Even before The L Word premiered in January 2004, the Showtime series had amassed a devoted community of women-loving women hungry to see their lives portrayed. The buzz around the show focusing on a group of glamorous Los Angeles-based lesbian friends was palpable, and spurred groups of women (and their friends) to gather in homes and bars around the country for viewing parties where they collectively entered the world built by its creator, Ilene Chaiken.
Eager audiences tuned in to the pilot with opening images that included the Hollywood sign, Sunset Boulevard, and a kinetic freeway interchange informing its setting. Then, the camera moved from the public to the private: Bette and Tina asleep in the morning light, a half-tossed-off sheet revealing their bare skin that signaled an intimacy between women that had yet to be depicted on television.
In this quiet but radical moment, The L Word altered television forever. Lesbians had stepped into the light, no longer relegated to ancillary characters or the brunt of the joke. The cast of characters who gathered at the show’s fictional watering hole The Planet were smart, funny women with sexual agency who pushed the needle forward and effectively changed long-held perceptions about lesbians.
Fast-forward 15 years and Jennifer Beals (Bette), Leisha Hailey (Alice), and Kate Moennig (Shane) have just completed a photo shoot on a warm October day in an unassuming old recording studio in Hollywood. It’s two months out from the release date of The L Word: Generation Q, the highly anticipated reboot of the series they executive-produced along with Chaiken. The enthusiasm about working together again and exploring their characters in 2019 is infectious.
“I’m excited for people to see the three of us back together. I can’t help but think that it translates in the scenes,” Beals says.
There are scant plot details about Generation Q, and Beals, Hailey, and Moennig don’t give much away that’s not already apparent in the trailer. Beyond the basics — that Bette is running for mayor of Los Angeles, Alice is the host of a popular TV talk show, and Shane has returned on a private plane from somewhere else, the plot is under lock and key. But the cast promises there will be plenty of Easter eggs for fans of the original series.
Chaiken, or “mama bear” as Hailey calls her, is now an executive producer on Empire and The Handmaid’s Tale as well as on Generation Q. But she’s handed The L Word’s baton over to showrunner Marja-Lewis Ryan, a playwright and filmmaker known for the queer-themed The Four-Faced Liar. Ryan says she feels the weight of The L Word’s legacy and credits the pioneers of the series with handing queer women a “North Star” of representation.
“They were pivotal for me personally and also for the community. They gave us something to aspire to,” Ryan says.
There’s been a tectonic shift in the LGBTQ community and in pop culture representation since the show ended in 2009. The L Word, while indisputably groundbreaking, had missteps — especially in terms of its depictions of transgender and bi-plus people.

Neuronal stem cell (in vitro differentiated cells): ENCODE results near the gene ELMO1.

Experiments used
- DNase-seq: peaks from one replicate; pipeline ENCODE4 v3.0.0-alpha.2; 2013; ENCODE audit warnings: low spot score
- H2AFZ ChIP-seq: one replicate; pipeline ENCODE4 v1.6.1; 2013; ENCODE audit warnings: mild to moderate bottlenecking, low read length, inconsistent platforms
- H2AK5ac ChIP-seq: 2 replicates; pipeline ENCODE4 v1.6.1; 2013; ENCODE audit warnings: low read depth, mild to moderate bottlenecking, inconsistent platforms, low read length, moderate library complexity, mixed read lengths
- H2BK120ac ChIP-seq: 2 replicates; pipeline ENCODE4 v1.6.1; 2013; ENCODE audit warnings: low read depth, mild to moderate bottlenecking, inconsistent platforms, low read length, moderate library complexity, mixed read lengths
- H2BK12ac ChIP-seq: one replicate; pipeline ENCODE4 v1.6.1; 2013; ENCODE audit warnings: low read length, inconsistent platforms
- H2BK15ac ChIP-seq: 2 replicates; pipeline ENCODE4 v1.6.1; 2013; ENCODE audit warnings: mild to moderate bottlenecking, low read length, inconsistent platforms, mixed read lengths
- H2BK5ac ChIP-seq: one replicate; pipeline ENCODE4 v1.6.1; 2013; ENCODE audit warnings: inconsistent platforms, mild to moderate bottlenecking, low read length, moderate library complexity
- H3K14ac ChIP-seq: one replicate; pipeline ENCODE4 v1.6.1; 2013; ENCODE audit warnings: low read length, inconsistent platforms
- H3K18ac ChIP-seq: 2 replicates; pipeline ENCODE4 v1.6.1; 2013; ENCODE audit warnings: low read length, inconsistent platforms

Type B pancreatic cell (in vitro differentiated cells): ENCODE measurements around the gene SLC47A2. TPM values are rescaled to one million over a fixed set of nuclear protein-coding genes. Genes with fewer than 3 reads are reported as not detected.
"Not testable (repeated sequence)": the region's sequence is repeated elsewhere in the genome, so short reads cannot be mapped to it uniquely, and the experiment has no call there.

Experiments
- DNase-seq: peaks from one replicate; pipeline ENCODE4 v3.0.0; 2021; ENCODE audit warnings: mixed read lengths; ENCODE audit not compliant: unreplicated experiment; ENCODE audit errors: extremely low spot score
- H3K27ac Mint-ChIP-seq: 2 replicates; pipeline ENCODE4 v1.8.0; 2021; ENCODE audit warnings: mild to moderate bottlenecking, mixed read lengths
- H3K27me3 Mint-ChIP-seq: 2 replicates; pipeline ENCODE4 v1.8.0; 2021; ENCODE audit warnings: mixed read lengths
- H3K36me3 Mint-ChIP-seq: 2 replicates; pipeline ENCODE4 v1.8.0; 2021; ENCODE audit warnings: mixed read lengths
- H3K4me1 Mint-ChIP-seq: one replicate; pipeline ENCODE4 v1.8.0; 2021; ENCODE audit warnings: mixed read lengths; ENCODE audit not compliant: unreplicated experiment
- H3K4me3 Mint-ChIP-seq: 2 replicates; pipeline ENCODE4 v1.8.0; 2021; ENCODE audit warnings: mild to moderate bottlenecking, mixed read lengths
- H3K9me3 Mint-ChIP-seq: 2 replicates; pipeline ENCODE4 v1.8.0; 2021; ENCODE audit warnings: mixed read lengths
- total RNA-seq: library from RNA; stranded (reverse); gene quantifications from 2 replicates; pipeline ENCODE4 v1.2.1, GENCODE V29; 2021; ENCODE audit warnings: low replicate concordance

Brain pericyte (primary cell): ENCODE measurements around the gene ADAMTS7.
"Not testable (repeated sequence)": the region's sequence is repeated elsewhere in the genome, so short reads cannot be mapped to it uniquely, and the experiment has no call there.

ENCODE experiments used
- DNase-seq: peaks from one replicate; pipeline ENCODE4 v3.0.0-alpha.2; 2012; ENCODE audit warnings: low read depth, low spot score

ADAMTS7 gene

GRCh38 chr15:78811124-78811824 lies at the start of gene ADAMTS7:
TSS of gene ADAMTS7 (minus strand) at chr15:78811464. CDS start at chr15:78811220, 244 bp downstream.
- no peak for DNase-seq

“When I first met with Ilene, we talked a lot about the things that held up and that didn’t hold up when they’re scrutinized in retrospect. We were all eager to tell those stories within the 2019 perspective. That means hiring trans actors,” Ryan explains, adding that it also means hiring people of varying identities on screen, in the writers room, and as assistants, electricians, and so on.
Among the new denizens of The L Word’s universe are Dani (Arienne Mandi), a public relations executive whose girlfriend is Alice’s TV producer, Sophie (Rosanny Zayas); Alice’s assistant Sarah (Jacqueline Toboni); and their friend Micah, an adjunct professor played by the in-demand trans actor Leo Sheng. Although, typifying younger generations of queer people who widely eschew labels, it’s not obvious from the trailer how any of the new characters identify.
“It’s important,” Moennig reiterates. “We have to represent as many people as we can.”
“When you look at the new cast and you look at the writers room, that’s the way it should be,” Beals adds. “Everybody should have an opportunity to be at the table. Everybody should have an opportunity to tell their story, whether it’s in part or parcel.”
Like Ryan, the three originals are committed to upholding The L Word legacy that they helped build. They are also mindful of their responsibility to fans whose lives were impacted by the show’s mere existence 15 years ago, but recognize the need to tell compelling stories in the ever-expanding queer TV landscape.
“It’s a lot of the responsibility we have that’s different from what the new showrunner and the new writing staff has,” Hailey says. “We want to make sure that we’re there to help and support their ideas, but this is very much a vision of someone else, and I think our responsibility falls on the voices of our characters, the voices we know so well, so intimately, and we know them better than anybody.”
She adds, “The new writers can write from a point of view of watching it, whereas we come in from the inside.”
“We have the first-person knowledge,” Moennig says. “There’s a legacy that has to be held, and that’s a big responsibility.”
“You realize that the legacy [of The L Word] is transforming, and it will have a different structure because of a new showrunner, because of a different writers room,” Beals acknowledges. “It’ll morph into something different, and you can’t hold on completely to what it was. The laws of physics do not allow that.”
After all, change is a universal constant. “There’s a part of us trying to figure out, ‘OK, we want to be true to the voice of our character, but we do know it’s 10 years later, we are in this different structure,’” Beals adds. “How do we make sure, like Kate was saying, that we’re able to blend those two things — ”
“Seamlessly,” Moennig chimes in, finishing her thought.
“Seamlessly,” Beals concurs.
In addition to the introduction of new characters, a major change in the series is that Ryan opted to move the characters’ home base from West Hollywood to L.A.’s hipster stronghold Silver Lake (east of Hollywood).
“I was just trying to tell stories that feel real to me, and this is sort of where my personal community is,” Ryan says.